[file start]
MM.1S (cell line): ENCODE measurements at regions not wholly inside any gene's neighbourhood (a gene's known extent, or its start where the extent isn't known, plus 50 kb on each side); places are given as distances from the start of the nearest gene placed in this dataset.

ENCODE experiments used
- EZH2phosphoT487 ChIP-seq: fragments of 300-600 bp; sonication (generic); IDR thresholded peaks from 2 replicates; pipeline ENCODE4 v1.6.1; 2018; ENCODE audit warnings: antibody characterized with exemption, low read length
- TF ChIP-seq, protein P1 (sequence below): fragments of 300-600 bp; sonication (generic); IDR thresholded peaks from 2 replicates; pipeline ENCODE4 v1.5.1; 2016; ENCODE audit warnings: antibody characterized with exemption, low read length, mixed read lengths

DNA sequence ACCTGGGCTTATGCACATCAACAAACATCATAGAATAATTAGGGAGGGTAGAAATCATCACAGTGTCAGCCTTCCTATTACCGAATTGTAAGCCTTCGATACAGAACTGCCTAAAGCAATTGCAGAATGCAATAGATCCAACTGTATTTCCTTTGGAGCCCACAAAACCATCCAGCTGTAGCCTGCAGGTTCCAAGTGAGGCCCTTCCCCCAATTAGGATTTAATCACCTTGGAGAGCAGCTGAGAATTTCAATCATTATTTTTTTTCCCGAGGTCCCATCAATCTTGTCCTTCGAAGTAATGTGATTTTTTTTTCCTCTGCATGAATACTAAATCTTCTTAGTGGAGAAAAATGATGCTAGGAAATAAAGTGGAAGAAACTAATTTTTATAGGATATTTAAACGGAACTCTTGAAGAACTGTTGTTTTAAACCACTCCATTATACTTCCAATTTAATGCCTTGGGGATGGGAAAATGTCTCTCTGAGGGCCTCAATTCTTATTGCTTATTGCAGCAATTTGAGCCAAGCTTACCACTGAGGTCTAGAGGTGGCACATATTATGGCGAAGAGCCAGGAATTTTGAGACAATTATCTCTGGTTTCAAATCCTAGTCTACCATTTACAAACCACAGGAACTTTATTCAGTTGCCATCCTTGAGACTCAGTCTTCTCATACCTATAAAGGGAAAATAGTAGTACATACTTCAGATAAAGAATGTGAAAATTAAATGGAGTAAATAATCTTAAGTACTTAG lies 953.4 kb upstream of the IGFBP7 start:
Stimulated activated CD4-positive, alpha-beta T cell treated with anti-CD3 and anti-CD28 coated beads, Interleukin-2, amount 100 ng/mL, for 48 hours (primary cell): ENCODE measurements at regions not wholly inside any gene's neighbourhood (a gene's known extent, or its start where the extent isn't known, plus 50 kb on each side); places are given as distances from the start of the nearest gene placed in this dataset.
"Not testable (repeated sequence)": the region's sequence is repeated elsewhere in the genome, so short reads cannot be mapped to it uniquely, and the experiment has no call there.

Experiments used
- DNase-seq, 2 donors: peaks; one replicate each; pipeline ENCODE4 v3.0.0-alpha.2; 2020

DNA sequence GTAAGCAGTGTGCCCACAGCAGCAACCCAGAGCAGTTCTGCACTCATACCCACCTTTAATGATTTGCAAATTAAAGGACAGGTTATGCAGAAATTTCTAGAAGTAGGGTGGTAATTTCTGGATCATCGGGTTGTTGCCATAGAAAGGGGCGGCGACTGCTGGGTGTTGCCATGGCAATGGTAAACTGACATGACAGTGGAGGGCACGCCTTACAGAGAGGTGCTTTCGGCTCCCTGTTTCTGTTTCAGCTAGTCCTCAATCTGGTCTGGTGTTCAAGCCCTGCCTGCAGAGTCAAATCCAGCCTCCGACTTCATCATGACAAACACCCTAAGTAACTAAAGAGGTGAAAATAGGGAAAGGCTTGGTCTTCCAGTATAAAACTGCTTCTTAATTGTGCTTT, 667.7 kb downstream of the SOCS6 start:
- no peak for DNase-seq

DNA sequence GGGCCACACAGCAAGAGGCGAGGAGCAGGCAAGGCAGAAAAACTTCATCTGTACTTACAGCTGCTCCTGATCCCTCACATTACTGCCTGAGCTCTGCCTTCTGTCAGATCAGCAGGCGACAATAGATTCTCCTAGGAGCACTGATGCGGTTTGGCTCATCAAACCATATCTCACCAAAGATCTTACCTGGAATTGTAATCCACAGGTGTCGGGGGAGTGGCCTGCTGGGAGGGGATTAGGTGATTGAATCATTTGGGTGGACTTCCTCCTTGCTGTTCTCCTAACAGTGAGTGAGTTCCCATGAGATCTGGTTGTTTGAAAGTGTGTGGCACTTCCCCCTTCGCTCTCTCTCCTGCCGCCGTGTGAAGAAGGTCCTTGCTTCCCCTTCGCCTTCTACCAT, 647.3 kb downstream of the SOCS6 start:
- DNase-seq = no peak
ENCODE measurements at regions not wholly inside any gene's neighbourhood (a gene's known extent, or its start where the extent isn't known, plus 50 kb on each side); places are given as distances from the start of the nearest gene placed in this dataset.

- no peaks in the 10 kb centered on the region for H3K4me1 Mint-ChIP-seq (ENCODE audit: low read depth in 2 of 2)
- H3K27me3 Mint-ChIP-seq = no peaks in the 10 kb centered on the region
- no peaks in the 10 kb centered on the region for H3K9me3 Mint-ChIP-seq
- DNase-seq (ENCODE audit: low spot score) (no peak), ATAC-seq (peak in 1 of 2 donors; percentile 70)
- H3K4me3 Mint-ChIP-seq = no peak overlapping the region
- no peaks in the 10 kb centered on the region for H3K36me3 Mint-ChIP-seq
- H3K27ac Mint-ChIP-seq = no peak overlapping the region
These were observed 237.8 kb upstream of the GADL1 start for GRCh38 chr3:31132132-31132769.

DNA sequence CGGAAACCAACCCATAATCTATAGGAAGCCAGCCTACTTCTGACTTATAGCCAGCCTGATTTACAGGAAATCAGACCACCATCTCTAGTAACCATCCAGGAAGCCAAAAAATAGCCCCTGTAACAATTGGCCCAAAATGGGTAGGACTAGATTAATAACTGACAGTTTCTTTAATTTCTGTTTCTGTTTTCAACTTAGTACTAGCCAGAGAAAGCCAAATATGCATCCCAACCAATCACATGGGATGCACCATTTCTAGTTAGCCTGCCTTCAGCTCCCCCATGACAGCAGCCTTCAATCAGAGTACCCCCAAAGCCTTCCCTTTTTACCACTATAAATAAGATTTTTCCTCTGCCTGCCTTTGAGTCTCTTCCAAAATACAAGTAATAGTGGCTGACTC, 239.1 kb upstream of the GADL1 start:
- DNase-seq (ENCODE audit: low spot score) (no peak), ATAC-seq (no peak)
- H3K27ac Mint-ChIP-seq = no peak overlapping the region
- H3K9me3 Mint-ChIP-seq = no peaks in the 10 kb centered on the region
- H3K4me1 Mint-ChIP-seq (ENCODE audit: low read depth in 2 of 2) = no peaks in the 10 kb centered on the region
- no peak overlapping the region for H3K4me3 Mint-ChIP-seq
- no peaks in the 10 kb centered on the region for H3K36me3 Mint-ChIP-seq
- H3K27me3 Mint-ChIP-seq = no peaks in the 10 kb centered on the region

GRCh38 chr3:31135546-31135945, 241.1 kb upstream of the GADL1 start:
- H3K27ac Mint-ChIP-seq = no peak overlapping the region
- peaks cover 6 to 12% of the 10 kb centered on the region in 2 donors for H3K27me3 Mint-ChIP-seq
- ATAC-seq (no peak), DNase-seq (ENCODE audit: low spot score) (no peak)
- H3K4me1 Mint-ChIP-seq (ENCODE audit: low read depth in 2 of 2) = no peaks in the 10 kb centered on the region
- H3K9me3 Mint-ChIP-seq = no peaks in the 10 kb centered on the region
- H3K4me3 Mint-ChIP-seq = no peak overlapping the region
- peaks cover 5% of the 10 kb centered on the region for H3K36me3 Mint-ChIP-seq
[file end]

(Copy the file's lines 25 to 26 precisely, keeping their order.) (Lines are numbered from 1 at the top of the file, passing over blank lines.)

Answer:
- H3K27ac Mint-ChIP-seq = no peak overlapping the region
- H3K9me3 Mint-ChIP-seq = no peaks in the 10 kb centered on the region